Home > Uncategorized > Arctic trees provide link between solar radiation and global warming

Arctic trees provide link between solar radiation and global warming

  • Rings of 400-year-old trees studied
  • Arctic cooled between 1950-1990
  • Warming link to solar activity

A STUDY of Arctic cooling cycles suggest warming is linked to solar activity.

By measuring the rings of 400-year-old Scots pine trees, German researchers at the University of Hohenheim in Stuttgart were able to determine periods of fast-growth activity associated with higher average temperatures.

They took their measurements from trees on the Kola Peninsula and compared it to 2004 data from the Swedish Laplan and Russian Siberia regions.

They found that temperatures between 1630 and 1840 cooled, then warming in the Arctic began – just after the end of the “Little Ice Age” and 30 years before the start of the Industrial Age.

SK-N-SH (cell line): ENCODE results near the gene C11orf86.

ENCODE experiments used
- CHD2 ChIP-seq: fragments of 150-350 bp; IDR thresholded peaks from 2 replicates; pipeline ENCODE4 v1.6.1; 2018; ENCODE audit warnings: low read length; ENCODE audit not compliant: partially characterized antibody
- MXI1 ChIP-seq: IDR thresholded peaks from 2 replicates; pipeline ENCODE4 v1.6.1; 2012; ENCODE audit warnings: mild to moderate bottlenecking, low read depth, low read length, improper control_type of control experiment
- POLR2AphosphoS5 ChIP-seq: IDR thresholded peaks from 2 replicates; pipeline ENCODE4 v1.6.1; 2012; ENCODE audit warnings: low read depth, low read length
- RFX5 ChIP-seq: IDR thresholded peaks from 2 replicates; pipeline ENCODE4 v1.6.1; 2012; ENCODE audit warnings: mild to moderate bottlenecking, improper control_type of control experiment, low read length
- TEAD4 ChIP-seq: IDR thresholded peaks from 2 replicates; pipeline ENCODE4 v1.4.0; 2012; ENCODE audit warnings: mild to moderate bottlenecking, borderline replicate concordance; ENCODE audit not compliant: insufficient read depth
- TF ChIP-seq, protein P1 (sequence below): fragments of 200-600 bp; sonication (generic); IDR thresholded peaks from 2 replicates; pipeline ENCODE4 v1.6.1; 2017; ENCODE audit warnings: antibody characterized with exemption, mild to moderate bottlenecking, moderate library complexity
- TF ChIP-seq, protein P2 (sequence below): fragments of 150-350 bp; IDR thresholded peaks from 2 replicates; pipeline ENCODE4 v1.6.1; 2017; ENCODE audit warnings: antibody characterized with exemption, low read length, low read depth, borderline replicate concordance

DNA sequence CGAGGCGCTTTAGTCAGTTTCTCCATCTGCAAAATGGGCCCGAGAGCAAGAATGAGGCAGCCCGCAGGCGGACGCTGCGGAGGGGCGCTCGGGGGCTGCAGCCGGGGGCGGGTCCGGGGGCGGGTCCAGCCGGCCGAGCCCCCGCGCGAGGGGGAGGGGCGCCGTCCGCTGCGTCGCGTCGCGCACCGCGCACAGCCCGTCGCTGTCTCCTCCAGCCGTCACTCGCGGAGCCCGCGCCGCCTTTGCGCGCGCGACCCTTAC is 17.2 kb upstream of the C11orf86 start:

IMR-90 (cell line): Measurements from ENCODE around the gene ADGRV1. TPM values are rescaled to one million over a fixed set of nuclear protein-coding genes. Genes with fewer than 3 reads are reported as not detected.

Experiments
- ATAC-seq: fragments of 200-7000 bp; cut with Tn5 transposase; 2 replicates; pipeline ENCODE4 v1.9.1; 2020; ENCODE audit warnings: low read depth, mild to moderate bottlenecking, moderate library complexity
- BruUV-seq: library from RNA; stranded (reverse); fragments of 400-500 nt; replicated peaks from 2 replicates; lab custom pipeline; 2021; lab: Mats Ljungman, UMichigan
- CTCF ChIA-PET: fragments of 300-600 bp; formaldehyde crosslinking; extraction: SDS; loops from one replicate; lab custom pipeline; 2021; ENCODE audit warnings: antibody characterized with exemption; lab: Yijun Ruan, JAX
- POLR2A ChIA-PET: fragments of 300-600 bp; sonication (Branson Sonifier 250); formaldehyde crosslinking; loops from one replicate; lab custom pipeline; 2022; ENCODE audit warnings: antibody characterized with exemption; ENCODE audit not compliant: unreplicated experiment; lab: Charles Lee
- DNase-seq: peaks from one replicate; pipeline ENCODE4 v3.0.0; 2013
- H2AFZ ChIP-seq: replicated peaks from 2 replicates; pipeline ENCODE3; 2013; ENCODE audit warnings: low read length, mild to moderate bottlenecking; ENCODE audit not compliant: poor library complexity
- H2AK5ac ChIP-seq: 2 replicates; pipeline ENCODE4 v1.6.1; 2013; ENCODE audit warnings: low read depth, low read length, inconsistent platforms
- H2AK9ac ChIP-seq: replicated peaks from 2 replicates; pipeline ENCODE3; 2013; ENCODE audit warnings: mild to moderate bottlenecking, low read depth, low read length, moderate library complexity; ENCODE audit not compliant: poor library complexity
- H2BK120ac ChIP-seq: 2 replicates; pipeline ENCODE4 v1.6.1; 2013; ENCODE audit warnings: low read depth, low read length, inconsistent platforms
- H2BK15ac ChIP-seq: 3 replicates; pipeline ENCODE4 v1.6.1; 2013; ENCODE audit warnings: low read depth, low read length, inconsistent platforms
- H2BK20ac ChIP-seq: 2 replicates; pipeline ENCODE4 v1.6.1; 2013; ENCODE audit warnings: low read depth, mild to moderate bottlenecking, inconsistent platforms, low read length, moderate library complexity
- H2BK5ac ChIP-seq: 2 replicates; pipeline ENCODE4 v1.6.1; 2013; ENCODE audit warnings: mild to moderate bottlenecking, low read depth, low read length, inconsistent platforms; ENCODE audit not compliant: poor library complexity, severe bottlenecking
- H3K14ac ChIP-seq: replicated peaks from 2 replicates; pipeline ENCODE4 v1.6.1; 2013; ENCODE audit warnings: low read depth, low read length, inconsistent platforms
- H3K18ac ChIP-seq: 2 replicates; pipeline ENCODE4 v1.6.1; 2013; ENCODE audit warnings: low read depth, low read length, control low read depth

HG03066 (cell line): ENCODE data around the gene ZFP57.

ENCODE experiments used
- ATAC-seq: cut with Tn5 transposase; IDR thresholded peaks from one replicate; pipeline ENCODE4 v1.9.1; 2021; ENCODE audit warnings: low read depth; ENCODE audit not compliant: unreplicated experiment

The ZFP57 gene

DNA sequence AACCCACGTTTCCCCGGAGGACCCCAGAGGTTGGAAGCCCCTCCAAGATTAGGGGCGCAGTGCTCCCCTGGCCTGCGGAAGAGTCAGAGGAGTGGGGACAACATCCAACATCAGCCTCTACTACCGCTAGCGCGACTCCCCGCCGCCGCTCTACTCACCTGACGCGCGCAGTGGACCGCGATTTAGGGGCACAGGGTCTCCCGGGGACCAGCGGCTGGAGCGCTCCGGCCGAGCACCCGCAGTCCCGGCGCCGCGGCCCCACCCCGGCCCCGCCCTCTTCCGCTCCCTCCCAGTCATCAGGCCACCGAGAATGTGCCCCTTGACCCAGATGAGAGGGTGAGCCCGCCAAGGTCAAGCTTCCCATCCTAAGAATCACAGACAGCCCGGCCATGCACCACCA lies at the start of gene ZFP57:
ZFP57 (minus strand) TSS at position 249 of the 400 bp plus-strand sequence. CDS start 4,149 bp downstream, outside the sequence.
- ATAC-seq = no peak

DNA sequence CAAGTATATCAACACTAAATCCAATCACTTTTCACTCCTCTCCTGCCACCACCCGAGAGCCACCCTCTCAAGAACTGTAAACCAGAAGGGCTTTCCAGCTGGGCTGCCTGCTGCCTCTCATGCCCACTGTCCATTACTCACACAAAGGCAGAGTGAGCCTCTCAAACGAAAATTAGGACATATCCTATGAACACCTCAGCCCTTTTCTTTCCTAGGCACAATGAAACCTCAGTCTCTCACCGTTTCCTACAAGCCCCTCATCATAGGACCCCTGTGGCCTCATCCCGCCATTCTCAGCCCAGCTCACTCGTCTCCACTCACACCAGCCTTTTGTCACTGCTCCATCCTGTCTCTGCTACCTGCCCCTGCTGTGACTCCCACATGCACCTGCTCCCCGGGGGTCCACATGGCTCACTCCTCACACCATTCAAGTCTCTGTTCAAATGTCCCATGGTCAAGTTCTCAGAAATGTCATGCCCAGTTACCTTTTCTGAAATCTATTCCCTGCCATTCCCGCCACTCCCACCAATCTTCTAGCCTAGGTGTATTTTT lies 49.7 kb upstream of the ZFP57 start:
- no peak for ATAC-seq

The “Little Ice Age” refers to a 300-year cooling effect leading up to the Industrial Age in which the Arctic cooled by 0.4C.

That phase also coincided with a decline in solar radiation over the same period.

After reaching their peak between 1935 and 1957, the German researchers found summer temperatures in the Arctic then dropped by “one or two degrees” to 1990.

The new lows came through a modern phase associated with high emissions, yet still dropped to temperatures not seen since 1870, just as the Industrial Age began.

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